“My name is--” began Clifton.
“No, no! I know your names. I’ve been expecting you. Your names are Flavious and Octana!”
“Our names are Pip and Clifton,” corrected Clifton.
“Oh, well, if you wish to change your names, I also offer that service,” said Mrs. Somerset.
“We’re fine with our names,” said Clifton.
“I want to change my name to Mortimer Towelkeeper!” cried Pip, excitedly.
“No, you don’t,” said Clifton.
Pip laughed as though a clay pot had broken her femur and agreed.
“Do you remember me, Mrs. Somerset?” asked Pip.
“I remember only what the spirits tell me… Plus, the name of every James Bond film in order.”
“Why have you come to me?” asked Mrs. Somerset.
“We seek the Shadow Imp,” answered Clifton.
“Very well,” began the medium, “let the spirits guide us.”
Mrs. Somerset explained she would channel the spirits to Clifton’s hand. She gave him a biro and Clifton held its tip to a piece of paper. Mrs. Somerset closed her eyes and drew a deep breath. She placed her hands on Clifton’s upper thy. “Are you ready to begin?” she asked.
“Do you have to put your hands there?” asked Clifton.
“No,” said Mrs. Somerset, unmoving. “Close your eyes and let the spirits move your hand.”
Clifton concentrated and pictured the Shadow Imp. He felt his hand moving across the page.
“Let’s see what the spirits say,” said Mrs. Somerset.
Clifton opened his eyes and looked at the page. It said: You’re a prick.
“Is this the answer you sought?” she asked.
“No,” said Clifton.
“Let us try again.”
Clifton closed his eyes and the pen scribbled madly across the paper. He looked at what he had written. It said: You’re still a prick.
“This is fun!” said Pip.
“OK,” said Clifton, “that’s enough.”
“The spirits are testing you,” said Mrs. Somerset. “Concentrate harder.”
Clifton closed his eyes and focused his mind. His hand darted frenetically across the page for what seemed an eternity. The pen dropped from his fingers and Clifton's exhausted hand fell to his side. He opened his eyes to discover he’d penned The Pickwick Papers by Charles Dickens verbatim.
“This is bogus,” said Clifton.
As he pushed his chair back to stand, the pen flew into Clifton’s hand and guided it furiously over the paper. The heavy strokes shaded the paper. Images of shadowed shapes and a saddle slowly emerged. The pen disintegrated and the hut’s lights flickered you’re a prick in Morse code. The roof blew off the hut and the walls flew outwards, causing ice cream stick shrapnel to spray everywhere.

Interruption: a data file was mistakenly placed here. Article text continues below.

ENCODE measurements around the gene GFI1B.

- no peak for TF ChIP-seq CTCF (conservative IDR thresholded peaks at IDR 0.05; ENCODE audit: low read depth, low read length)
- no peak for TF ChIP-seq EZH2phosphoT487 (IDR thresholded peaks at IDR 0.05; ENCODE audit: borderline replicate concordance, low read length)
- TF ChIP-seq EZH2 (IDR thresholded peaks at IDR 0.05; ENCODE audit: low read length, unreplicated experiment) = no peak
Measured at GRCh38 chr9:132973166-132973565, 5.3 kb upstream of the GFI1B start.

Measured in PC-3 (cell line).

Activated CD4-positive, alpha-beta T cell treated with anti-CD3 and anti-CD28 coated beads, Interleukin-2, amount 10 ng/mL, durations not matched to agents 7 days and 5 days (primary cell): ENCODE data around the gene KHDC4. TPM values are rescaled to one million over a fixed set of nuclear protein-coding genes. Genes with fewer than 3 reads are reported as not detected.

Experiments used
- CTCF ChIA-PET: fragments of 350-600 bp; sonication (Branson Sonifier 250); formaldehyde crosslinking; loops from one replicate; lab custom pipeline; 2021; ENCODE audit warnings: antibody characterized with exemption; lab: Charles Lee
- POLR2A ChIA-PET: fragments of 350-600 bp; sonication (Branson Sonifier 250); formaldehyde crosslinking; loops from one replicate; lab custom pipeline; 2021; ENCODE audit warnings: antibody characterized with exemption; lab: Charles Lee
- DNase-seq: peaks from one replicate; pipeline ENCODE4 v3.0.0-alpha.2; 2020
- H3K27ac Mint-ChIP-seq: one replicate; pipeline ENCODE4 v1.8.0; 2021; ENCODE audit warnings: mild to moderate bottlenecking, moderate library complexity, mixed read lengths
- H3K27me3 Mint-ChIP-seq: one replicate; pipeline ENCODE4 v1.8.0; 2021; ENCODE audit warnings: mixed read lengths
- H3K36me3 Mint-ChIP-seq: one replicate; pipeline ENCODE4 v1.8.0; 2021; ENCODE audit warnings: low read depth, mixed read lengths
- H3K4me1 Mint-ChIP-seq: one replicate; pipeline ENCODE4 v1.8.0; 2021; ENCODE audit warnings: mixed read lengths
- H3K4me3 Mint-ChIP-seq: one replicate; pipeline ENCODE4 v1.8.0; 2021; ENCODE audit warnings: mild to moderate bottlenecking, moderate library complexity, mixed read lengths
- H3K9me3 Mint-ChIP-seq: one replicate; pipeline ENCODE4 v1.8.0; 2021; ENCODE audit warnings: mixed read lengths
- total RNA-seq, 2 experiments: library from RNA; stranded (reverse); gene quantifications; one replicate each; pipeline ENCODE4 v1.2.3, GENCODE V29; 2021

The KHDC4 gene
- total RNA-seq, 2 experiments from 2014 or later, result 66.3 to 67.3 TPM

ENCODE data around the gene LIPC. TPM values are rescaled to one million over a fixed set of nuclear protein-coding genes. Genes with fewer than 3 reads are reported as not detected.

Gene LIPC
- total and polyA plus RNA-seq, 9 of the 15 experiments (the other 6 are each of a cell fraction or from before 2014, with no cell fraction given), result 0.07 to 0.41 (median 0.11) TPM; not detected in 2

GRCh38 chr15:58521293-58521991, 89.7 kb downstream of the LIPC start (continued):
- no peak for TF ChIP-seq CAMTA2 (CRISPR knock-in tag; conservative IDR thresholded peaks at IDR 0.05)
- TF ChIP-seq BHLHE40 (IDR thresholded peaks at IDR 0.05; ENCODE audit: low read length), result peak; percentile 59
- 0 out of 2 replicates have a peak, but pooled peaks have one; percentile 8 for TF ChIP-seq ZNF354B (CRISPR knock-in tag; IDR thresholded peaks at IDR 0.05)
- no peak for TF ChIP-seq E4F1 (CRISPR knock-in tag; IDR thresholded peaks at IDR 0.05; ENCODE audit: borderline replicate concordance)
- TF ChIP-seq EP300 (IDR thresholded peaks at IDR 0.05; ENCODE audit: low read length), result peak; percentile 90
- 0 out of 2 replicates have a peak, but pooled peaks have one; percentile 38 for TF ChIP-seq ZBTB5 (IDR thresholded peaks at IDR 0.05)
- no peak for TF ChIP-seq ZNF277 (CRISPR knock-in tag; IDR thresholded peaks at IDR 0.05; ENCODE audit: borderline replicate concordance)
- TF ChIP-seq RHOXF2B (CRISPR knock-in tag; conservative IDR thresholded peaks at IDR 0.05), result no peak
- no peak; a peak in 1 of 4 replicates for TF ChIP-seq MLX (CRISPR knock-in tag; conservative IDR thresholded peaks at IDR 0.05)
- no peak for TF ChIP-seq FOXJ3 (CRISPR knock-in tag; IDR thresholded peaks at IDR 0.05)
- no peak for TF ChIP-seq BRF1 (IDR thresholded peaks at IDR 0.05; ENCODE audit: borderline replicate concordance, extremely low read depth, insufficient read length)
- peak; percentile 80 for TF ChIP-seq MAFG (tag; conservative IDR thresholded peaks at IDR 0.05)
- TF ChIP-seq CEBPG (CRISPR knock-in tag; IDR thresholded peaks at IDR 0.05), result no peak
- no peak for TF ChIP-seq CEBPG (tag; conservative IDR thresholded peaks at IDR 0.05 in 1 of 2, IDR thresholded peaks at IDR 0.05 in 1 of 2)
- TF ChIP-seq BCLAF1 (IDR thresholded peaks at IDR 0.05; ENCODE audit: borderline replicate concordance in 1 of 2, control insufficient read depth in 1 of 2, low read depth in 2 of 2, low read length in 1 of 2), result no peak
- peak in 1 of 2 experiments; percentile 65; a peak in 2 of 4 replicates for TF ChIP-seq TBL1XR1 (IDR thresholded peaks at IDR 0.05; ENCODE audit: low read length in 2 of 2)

“What is happening?” cried Mrs. Somerset. “My hut!”
The tartan blanket swept off the table and Mrs. Somerset flew screaming into the tree tops. A wind blew over the table and horse hooves galloped around them. After a moment, the wind ceased and the sun set.
“How did it get so late?” said Clifton.
“You wrote out a complete work of Dickens,” said Pip. “I’m surprised it didn’t take you days.”
Darkness fell over the forest.
“I could use a black wine spritzer right now,” said Pip.
A candle floated out from behind a tree. The flame flickered and danced throwing shadows across the forest.
“Is the flame dancing the Charleston?” asked Pip.
“It’s the Macarena,” whispered a piercing, hissing voice.
The candle cast a long shadow over the clearing. A skeleton horse jumped out from behind a tree and reared-up.
“Run!” cried Clifton.
Clifton and Pip ran deeper into the forest with the skeleton horse in pursuit. Pip noticed the ice cream sticks were providing a soft, low impact surface for running and made a mental note to take some sticks with her next time she went jogging. Nearing exhaustion, Clifton and Pip finally lost the skeleton horse.
Clifton gasped to catch his breath.
“My knees feel great,” said Pip.
“Follow me,” said Clifton.
The pair could hardly see 2ft, 60.96cm or 609,600 microns in front of them. They edged carefully forward. Pip felt something brush past her ear.
“Jigg for me,” whispered a voice to Pip.
“Clifton,” said Pip, “I heard something.”
“Shh! It’s just the wind.”
They pushed on.
“Light my candle,” whispered the voice.
“Clifton, I heard something again!”
“It’s probably the phonogram you keep in your pocket.”
“I’m going to push you over into a patch of dirt that’s slightly muddy, then point and laugh for a bit,” whispered the voice.
“That’s not very threatening,” replied Pip.
“I know,” said the voice, “I left my knife at home. I was improvising.”
“Improvising? Are you part of a flashmob?” asked Pip. “Clifton, I think the Shadow Imp is talking to me.”
“Pip, it’s probably just reeds rubbing together creating a resonance that sounds like a person threatening you,” explained Clifton.
“My skeleton horse has found you!” cried the voice.
Clifton heard the voice this time. The skeleton horse galloped towards them from the darkness. As the horse neared, the forest lit up. Clifton shielded his eyes from the bright light, while Pip lay down a beach towel and tanned herself. Clifton squinted and his eyes adjusted. He and Pip were surrounded by the four missing guests from Spriggs’ Inn. They were contorting and jumping up and down rhythmically, emitting a brilliant light. Their room keys dangled from their mouths, each covered in the cream from a welcome chocolate mint. The guests stared blankly and rang a counter top bell every four bars.
A tree bent at the trunk and its foliage lowered. A shadow cast across the leaves. First the shape of a hand shadow puppet snail appeared, then a deer, followed by an Indonesian shadow puppet play about a prince’s quest for true love. The shadow crawled down the tree and as it hit the forest floor, morphed from a flat shape to a three dimensional object.
It took form of a cloaked figure and it sprung onto the back of the skeleton horse, completely blocking the rays Pip was catching. It was the Shadow Imp.
TO BE CONTINUED…
Clifton and Pip’s folkloric adventures with monsters & ghosts will continue with a new entry every week.
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